Referring now to Figs. 1 and 2 of the drawing, I have shown my invention embodied in electric discharge devices of the type described and claimed in the above-identified Beggs application. In the arrangement shown in Fig. l the device is of the two-element type including a disk-like anode I having a. centrally depressed portion 2 forming the active portion of the anode, The member I is supported in spaced and insulated relation with respect to a cylindrical member 3 by a cylindrical insulator 4 preferably of glass. The member 3 has an inwardly directed flange or disk-like portion 5 to which the lower end of the cylinder 4 is sealed. The lower end of the cylindrical member 3 is closed by a'header 6 having a circular trough portion 1 adapted to receive the lower end of the member 3 and to be secured thereto by a body of fusible material 8. The fusible material may to advantage be solder. The header 6 is provided with a plurality of circumferentially arranged openings 9 centrally located in bosses III each of which receives a body of glass I I for sealing through the header suitable lead-in conductors I2. The portions of the conductors extending outside of the envelope are received in contact prongs I3 carried by a suitable insulating base II which is secured to and positioned with respect to the header 6 by means of a skirt I5 formed integrally with the header and surrounding a portion of the base member II.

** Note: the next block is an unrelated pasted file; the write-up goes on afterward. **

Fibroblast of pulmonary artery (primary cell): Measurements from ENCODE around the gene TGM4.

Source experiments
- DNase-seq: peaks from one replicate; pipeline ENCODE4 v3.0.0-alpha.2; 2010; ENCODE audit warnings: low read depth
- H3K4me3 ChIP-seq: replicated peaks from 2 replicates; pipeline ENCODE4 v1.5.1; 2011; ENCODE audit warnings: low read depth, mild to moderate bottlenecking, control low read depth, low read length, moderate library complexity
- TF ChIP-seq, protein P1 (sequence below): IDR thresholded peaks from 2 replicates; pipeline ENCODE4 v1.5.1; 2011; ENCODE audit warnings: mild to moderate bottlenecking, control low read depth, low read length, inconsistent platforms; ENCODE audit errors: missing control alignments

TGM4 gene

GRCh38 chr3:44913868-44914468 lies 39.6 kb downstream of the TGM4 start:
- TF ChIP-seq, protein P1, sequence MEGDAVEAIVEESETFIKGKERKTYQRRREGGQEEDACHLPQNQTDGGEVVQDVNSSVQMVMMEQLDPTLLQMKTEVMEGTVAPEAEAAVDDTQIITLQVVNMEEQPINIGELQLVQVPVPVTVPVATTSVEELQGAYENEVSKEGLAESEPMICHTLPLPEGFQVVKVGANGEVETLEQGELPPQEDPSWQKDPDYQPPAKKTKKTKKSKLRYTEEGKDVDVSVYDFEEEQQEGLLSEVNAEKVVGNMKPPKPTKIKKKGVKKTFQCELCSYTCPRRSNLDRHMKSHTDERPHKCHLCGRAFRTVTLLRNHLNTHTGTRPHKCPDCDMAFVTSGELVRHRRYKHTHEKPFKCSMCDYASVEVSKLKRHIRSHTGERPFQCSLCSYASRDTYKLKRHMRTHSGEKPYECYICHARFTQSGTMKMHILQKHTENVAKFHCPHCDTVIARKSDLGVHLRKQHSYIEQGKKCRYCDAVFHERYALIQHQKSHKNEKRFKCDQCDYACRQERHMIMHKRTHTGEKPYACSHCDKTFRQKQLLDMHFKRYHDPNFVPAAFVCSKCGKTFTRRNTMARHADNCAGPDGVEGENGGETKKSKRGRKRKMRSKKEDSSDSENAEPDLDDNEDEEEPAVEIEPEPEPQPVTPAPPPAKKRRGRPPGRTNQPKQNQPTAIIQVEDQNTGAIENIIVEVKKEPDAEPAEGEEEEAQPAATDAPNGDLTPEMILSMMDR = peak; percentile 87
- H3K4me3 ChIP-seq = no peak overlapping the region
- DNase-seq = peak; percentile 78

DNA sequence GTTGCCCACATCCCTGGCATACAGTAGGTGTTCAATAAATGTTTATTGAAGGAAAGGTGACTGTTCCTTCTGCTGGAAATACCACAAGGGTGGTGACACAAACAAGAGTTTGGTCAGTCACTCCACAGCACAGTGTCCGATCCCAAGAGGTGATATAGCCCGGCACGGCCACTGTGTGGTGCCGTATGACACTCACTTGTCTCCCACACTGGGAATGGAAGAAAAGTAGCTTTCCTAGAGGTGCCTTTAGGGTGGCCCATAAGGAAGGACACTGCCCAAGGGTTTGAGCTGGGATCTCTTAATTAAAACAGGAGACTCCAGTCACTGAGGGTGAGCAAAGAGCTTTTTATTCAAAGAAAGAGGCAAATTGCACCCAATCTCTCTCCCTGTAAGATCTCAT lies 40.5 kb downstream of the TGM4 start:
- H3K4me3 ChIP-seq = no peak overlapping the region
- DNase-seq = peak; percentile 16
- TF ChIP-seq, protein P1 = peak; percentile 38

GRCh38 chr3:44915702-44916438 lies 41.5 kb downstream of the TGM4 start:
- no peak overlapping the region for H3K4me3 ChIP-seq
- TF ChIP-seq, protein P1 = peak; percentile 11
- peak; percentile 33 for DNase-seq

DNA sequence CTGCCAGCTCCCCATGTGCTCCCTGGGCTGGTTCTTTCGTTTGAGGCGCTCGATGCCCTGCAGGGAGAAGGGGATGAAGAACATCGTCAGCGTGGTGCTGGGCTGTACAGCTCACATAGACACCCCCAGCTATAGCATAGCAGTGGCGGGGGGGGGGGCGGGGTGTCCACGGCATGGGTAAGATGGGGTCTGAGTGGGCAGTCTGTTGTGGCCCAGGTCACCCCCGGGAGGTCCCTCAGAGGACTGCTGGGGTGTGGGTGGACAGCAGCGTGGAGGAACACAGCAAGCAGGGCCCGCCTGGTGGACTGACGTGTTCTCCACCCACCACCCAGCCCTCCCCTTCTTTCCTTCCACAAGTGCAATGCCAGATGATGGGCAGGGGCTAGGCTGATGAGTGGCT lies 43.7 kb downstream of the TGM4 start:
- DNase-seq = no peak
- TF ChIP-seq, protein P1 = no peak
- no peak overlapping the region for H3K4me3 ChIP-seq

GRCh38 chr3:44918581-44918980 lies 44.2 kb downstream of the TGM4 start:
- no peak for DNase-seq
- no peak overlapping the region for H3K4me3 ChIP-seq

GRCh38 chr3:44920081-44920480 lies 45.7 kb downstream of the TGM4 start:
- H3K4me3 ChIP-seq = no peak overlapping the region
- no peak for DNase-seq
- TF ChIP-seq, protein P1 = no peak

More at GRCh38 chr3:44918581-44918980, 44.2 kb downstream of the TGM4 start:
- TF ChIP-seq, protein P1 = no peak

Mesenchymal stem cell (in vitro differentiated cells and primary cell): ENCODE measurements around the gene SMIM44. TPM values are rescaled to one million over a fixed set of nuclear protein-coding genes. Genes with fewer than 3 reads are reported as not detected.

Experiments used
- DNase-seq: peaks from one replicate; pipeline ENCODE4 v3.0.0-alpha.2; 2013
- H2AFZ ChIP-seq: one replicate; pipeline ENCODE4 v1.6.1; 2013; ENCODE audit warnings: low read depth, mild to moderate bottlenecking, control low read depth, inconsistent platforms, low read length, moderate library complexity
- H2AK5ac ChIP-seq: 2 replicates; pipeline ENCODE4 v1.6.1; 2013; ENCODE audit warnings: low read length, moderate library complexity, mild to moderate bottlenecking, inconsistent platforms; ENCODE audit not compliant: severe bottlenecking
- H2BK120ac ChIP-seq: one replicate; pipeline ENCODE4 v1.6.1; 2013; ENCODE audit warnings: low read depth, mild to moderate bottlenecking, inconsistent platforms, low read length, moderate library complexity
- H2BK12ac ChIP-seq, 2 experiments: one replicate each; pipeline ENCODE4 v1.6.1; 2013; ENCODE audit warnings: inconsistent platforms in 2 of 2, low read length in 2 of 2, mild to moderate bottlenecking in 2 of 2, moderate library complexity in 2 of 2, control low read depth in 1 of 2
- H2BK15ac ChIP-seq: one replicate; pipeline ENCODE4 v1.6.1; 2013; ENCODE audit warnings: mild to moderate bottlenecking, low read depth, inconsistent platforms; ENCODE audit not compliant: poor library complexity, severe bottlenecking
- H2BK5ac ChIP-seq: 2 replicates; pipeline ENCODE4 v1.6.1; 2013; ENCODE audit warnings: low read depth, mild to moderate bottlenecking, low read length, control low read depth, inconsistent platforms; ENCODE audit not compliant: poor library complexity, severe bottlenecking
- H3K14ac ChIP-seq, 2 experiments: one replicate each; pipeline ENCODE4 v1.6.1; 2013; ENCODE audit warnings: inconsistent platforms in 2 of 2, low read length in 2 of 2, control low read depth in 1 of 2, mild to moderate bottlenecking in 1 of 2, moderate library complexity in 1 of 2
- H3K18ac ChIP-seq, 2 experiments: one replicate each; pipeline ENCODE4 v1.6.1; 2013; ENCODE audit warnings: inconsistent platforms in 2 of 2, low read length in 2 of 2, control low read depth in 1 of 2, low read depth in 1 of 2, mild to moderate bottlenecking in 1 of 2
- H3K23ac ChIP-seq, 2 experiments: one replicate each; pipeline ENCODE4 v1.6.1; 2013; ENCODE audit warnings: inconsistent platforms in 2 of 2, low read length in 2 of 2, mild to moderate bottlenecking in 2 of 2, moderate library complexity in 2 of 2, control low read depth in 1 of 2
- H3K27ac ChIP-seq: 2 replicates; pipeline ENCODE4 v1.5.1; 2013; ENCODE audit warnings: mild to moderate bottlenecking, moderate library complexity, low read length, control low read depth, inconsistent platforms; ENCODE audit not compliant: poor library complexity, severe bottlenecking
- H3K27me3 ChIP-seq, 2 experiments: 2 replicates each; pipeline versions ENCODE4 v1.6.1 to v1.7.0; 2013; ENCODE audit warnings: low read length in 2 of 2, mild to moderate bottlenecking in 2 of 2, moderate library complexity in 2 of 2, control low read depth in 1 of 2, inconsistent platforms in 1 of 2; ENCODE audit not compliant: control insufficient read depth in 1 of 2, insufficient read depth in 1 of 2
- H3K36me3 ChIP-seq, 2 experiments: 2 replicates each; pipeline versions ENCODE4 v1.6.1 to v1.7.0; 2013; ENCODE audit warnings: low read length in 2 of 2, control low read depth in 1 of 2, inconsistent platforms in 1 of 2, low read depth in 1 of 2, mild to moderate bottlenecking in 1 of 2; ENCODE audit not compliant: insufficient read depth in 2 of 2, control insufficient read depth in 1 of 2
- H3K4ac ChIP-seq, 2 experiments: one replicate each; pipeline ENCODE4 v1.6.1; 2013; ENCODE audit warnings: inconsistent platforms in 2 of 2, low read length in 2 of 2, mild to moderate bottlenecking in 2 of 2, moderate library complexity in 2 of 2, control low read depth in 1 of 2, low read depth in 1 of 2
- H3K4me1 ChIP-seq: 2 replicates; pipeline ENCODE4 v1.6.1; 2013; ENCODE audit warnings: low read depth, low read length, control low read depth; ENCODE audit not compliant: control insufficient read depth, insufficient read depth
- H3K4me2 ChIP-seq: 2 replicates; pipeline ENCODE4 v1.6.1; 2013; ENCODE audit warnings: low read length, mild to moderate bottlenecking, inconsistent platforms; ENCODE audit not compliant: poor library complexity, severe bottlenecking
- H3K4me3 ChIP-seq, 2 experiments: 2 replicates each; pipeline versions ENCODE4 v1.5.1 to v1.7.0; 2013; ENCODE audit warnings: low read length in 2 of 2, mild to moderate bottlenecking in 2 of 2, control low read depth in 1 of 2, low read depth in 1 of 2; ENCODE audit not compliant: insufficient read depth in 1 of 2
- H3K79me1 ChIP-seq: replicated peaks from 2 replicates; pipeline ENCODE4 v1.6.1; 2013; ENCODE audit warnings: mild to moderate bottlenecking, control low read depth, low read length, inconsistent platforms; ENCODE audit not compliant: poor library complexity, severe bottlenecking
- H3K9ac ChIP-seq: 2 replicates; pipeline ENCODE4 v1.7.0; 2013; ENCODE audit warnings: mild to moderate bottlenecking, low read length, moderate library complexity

The cathode of the device includes a disk-like member I6 supported in closely spaced relation with respect to the depressed portion 2 of the anode by a cathode mount including a tubular supporting member I1 having an outwardly extending flange I8 arranged in closely spaced relation with the lower surface of the flange 5 formed on the cylindrical member 3. The flange I8 of the cathode support is held against a mica insulator I9 interposed between the flange It and the flange 5 by means of certain of the lead-in conductors I2. With this arrangement, high frequency currents are bypassed from the cathode support to the flange 5 which forms an externally accessible high frequency cathode connection. The direct current connection with the cathode is readily made with the terminal prongs associated with certain of the conductors I2. A heater element 20, for supplying heat to the cathode, is arranged concentrically with the tubular supstantially constant. I have found that dl fliculties encountered with prior tube constructions of this haracter are largely eliminated by employing is. suitable shield for protecting the insulator 4,